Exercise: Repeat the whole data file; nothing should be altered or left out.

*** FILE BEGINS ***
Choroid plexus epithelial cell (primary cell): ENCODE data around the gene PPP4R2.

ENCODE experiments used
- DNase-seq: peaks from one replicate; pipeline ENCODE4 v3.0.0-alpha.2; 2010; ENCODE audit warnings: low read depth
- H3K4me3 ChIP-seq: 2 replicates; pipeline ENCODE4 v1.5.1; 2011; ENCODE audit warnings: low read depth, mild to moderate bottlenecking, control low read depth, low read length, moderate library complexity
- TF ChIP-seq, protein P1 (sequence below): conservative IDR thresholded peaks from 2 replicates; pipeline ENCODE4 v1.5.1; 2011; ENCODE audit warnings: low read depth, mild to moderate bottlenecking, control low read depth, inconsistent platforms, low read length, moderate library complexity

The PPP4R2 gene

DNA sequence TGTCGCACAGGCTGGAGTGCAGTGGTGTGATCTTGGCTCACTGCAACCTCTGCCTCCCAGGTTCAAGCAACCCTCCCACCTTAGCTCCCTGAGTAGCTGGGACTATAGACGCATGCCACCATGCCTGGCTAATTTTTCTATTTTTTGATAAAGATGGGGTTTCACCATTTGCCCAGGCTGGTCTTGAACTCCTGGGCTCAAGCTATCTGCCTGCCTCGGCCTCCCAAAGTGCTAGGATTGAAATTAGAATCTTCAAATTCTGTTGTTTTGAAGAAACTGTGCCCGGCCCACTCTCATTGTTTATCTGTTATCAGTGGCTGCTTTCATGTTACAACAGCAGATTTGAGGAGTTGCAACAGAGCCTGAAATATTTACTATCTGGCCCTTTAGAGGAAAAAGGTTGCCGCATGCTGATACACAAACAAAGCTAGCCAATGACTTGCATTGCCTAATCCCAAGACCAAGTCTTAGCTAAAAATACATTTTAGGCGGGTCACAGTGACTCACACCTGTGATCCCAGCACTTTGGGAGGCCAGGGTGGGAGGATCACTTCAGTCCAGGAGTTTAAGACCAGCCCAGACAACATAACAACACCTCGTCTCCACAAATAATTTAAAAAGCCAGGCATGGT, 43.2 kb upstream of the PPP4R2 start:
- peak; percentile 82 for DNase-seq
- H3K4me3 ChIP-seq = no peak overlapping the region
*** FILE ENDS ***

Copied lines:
Choroid plexus epithelial cell (primary cell): ENCODE data around the gene PPP4R2.

ENCODE experiments used
- DNase-seq: peaks from one replicate; pipeline ENCODE4 v3.0.0-alpha.2; 2010; ENCODE audit warnings: low read depth
- H3K4me3 ChIP-seq: 2 replicates; pipeline ENCODE4 v1.5.1; 2011; ENCODE audit warnings: low read depth, mild to moderate bottlenecking, control low read depth, low read length, moderate library complexity
- TF ChIP-seq, protein P1 (sequence below): conservative IDR thresholded peaks from 2 replicates; pipeline ENCODE4 v1.5.1; 2011; ENCODE audit warnings: low read depth, mild to moderate bottlenecking, control low read depth, inconsistent platforms, low read length, moderate library complexity

The PPP4R2 gene

DNA sequence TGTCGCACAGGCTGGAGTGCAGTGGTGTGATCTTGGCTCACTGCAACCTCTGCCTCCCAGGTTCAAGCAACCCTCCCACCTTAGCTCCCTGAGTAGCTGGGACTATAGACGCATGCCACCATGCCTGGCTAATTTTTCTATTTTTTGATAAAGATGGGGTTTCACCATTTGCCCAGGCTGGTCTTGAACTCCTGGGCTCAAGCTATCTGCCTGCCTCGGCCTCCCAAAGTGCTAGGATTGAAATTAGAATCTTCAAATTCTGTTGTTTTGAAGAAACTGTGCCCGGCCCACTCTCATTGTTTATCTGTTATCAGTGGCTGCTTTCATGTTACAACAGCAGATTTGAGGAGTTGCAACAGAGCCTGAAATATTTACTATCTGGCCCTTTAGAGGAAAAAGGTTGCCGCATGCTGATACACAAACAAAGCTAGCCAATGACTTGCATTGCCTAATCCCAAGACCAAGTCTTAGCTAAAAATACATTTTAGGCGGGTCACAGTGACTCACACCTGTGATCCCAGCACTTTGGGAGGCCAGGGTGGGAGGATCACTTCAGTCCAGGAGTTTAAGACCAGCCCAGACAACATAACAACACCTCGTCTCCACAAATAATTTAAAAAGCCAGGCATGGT, 43.2 kb upstream of the PPP4R2 start:
- peak; percentile 82 for DNase-seq
- H3K4me3 ChIP-seq = no peak overlapping the region